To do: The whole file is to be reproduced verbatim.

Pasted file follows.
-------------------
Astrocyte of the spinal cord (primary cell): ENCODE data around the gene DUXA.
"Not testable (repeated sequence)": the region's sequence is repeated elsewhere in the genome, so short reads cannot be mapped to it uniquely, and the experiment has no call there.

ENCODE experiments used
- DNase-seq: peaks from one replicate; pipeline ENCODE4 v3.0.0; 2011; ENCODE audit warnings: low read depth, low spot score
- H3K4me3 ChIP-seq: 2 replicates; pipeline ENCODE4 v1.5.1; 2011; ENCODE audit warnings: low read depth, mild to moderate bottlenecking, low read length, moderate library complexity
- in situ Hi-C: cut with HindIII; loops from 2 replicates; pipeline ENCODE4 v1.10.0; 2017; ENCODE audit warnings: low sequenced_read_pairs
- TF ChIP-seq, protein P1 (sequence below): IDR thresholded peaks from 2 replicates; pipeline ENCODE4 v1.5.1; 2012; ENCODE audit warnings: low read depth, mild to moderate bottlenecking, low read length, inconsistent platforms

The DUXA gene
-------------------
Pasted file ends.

Astrocyte of the spinal cord (primary cell): ENCODE data around the gene DUXA.
"Not testable (repeated sequence)": the region's sequence is repeated elsewhere in the genome, so short reads cannot be mapped to it uniquely, and the experiment has no call there.

ENCODE experiments used
- DNase-seq: peaks from one replicate; pipeline ENCODE4 v3.0.0; 2011; ENCODE audit warnings: low read depth, low spot score
- H3K4me3 ChIP-seq: 2 replicates; pipeline ENCODE4 v1.5.1; 2011; ENCODE audit warnings: low read depth, mild to moderate bottlenecking, low read length, moderate library complexity
- in situ Hi-C: cut with HindIII; loops from 2 replicates; pipeline ENCODE4 v1.10.0; 2017; ENCODE audit warnings: low sequenced_read_pairs
- TF ChIP-seq, protein P1 (sequence below): IDR thresholded peaks from 2 replicates; pipeline ENCODE4 v1.5.1; 2012; ENCODE audit warnings: low read depth, mild to moderate bottlenecking, low read length, inconsistent platforms

The DUXA gene